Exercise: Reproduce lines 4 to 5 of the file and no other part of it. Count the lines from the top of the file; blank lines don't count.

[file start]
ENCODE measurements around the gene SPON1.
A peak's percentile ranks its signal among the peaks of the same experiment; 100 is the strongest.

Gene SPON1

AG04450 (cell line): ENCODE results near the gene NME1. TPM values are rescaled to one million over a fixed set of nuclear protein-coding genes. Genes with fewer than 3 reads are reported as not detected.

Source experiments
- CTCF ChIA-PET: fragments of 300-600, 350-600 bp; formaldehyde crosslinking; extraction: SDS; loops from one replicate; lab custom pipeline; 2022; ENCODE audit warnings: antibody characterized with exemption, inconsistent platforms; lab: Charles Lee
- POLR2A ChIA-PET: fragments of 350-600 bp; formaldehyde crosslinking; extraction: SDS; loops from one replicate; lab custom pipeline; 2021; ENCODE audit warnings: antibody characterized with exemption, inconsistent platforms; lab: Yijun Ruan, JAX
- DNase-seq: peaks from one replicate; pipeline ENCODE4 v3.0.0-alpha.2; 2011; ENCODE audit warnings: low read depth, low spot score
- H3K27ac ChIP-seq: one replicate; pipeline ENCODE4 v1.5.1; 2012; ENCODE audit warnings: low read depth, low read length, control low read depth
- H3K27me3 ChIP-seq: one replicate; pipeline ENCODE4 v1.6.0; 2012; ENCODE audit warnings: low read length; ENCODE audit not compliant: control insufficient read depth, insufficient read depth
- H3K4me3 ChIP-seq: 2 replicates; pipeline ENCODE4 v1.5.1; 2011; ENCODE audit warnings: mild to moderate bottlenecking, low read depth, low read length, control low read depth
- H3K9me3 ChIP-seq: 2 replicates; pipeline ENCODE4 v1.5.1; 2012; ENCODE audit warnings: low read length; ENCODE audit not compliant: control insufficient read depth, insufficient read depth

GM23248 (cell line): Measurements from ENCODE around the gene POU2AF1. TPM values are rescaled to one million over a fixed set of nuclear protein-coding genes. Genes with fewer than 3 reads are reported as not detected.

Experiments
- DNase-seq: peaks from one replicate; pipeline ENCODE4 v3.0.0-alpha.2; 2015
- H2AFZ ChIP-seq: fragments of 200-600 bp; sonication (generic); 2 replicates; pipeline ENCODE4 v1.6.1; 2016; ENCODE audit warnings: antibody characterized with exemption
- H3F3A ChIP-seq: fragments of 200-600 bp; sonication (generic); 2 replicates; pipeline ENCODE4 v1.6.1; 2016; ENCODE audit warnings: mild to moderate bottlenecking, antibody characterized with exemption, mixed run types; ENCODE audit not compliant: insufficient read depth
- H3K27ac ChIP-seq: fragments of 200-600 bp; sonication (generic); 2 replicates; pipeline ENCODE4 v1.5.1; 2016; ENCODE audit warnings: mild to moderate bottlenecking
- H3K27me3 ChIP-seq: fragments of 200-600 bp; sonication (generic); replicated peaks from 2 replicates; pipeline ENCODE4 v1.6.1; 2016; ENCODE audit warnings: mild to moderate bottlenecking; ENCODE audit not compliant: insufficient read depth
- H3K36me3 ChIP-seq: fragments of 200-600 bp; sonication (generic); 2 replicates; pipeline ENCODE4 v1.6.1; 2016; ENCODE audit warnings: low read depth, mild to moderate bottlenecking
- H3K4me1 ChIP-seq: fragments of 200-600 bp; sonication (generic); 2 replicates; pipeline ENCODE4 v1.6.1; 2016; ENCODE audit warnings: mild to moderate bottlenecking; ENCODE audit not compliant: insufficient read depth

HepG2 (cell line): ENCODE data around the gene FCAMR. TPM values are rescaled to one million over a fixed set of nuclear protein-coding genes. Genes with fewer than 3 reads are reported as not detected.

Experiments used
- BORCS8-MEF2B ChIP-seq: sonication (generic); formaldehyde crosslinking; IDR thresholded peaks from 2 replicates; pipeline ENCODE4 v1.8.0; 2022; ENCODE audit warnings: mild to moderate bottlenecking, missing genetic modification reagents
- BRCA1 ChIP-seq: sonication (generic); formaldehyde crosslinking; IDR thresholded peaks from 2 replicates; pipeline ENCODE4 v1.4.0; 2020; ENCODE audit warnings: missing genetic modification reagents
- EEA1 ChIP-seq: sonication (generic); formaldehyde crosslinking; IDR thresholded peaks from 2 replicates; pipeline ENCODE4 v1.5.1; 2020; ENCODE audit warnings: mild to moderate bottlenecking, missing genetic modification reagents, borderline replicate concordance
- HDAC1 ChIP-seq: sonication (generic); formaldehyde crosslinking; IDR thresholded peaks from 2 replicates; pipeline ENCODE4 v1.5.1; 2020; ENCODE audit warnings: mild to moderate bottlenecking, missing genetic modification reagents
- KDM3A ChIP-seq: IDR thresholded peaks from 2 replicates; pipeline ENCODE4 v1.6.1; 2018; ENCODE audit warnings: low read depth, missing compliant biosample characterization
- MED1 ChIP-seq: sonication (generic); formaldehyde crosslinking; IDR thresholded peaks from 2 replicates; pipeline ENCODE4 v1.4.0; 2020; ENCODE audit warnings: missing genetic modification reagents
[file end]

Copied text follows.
AG04450 (cell line): ENCODE results near the gene NME1. TPM values are rescaled to one million over a fixed set of nuclear protein-coding genes. Genes with fewer than 3 reads are reported as not detected.

Source experiments